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Choosing the right emergency mass notification system for your organisation is a big decision. There are many different providers in the market, all offering different solutions for crisis communications. They also come with widely varying price tags.

Perhaps you are looking for an emergency mass notification platform for the first time, or have been tasked with upgrading your present system. Companies and firms will have different requirements depending on their type of operation, number of staff, number of offices and geographical location.

You will need to consider a range of factors, when making your choice, some of which are complex. To help you on this journey, we’ve created a comprehensive list of considerations, which combines detailed research with our expertise in crisis management and business continuity.

In an emergency, getting the right messages to the right people can literally be the difference between life and death. Failing to get in touch with a key individual or sending a confusing or poorly composed message can have severe consequences.

Here, we look at considerations when choosing a mass notification system. We examine what the key features do and why they could be a ‘must have’ for you.

Table of Contents


Multichannel Communications

icon-multichannel-commsYou want an emergency mass notification system that is capable of sending mass alerts simultaneously through multiple communication channels – SMS, email, instant messages, push notifications etc.

Relying on a single channel, such as text or email, increases the risk of emergency notifications being missed. Which can have significant consequences depending on the severity of the incident.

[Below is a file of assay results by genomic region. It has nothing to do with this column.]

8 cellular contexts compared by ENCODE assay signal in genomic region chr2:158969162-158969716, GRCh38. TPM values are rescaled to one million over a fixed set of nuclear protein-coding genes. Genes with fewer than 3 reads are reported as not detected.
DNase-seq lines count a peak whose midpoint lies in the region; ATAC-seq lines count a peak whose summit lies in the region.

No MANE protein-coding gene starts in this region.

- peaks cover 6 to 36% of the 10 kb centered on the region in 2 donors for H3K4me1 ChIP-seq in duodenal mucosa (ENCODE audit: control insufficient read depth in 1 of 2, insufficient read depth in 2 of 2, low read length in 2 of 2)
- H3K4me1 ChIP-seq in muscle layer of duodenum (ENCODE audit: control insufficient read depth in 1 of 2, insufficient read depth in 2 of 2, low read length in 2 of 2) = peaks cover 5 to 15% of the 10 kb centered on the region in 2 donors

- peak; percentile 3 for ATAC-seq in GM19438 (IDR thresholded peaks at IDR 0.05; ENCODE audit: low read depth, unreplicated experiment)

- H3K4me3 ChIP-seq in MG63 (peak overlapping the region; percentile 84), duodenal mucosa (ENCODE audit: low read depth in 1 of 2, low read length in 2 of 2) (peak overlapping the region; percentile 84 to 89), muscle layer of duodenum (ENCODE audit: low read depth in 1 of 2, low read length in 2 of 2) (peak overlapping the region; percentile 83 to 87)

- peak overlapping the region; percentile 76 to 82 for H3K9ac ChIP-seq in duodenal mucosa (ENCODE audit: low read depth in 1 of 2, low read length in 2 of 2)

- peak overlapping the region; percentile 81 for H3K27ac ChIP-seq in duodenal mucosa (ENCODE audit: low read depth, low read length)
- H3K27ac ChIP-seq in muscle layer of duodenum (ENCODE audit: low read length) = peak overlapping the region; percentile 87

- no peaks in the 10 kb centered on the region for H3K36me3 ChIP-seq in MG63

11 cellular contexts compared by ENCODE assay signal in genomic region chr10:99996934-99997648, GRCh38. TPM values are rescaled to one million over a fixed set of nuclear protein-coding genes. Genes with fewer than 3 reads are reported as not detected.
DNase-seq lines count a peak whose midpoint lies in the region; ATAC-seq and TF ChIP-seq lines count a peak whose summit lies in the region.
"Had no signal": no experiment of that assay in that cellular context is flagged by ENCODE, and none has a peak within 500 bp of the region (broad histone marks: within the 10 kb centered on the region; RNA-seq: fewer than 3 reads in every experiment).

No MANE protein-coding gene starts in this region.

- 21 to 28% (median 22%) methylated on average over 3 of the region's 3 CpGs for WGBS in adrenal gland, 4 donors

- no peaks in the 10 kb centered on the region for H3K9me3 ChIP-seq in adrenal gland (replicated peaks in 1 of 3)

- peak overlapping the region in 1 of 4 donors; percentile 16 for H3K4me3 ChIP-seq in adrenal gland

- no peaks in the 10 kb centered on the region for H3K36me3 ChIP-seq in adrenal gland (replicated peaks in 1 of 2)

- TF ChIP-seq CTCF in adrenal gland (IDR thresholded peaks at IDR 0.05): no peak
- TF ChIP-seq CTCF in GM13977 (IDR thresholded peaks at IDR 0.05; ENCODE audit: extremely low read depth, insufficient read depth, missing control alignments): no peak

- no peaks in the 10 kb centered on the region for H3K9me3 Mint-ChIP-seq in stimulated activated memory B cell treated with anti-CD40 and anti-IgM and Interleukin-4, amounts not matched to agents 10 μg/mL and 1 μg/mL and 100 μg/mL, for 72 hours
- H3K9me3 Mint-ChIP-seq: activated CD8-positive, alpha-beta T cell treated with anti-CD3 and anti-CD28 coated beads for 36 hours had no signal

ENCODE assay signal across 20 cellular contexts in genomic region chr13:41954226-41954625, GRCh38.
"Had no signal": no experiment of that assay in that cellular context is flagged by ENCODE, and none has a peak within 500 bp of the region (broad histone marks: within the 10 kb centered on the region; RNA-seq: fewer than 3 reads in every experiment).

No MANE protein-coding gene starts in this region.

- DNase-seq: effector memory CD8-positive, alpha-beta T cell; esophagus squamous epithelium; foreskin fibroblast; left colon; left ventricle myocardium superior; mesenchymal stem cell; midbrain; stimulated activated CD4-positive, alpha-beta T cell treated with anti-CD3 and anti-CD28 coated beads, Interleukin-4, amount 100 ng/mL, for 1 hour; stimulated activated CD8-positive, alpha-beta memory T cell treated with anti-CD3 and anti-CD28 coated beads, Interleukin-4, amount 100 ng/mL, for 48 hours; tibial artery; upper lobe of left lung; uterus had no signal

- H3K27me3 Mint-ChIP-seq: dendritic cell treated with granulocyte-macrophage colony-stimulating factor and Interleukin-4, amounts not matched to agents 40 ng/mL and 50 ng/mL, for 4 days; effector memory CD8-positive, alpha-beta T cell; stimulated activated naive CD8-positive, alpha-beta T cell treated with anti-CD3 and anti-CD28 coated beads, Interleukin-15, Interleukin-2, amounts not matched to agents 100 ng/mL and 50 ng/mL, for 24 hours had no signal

Choosing a platform capable of sending multichannel communications improves deliverability and visibility of emergency alerts.

You also get the flexibility to choose different channels depending on the type of alert. As well as the ability to align communications with existing business channels.

Multichannel Communication Functionality Checklist

Look for an emergency mass notification with the following multichannel functionality:

  • The more communication channels the better – SMS, email, instant message, push notifications, web notifications, voice calls, social media
  • The ability to add custom communication channels such as internal systems or other third-party platforms such as Slack
  • The ability to send alerts simultaneously through these multiple communication channels


Mass Alerting

icon-mass-alertsMass Alerting or Group Notifications are the beating heart of an emergency mass notification system. An excellent definition of what they do and what they’re for comes from the US Department of Homeland Security:

“Notification systems allow for real-time dissemination of information and intelligence via equipment such as cellular phones, pagers, personal digital assistants, computers, etc. Their primary function is to quickly alert responders to potential threats or emergency situations and to provide direction on how to respond to alerts.”

Two-way communications

Mass notification alerts provide all your stakeholders with the information they need to respond to an emergency. Some systems offer two-way communications so staff can respond to your messages.

This enables you to check if your staff are safe and also provides you with up-to-date information from those with ‘boots on the ground’. This will help give your crisis management team a better situational understanding of what’s happening if the team is working remotely.

For example, if there is an active shooter situation, staff can use the Mass Alert system to let the crisis team know their status and where they are located.

Simplicity of use

Mass Alerts are at the sharp end of any emergency notification platform. This means that ease of use is paramount. Whatever system you choose must be intuitive and not leave admins, users or recipients of messages confused or unable to operate the system. Work can be done ahead of time when it comes to setting up groups and message templates.


During an emergency incident, particularly in the first minutes and hours, you will need to get messages out fast. Templates are the key to making this happen as simply and easily as possible.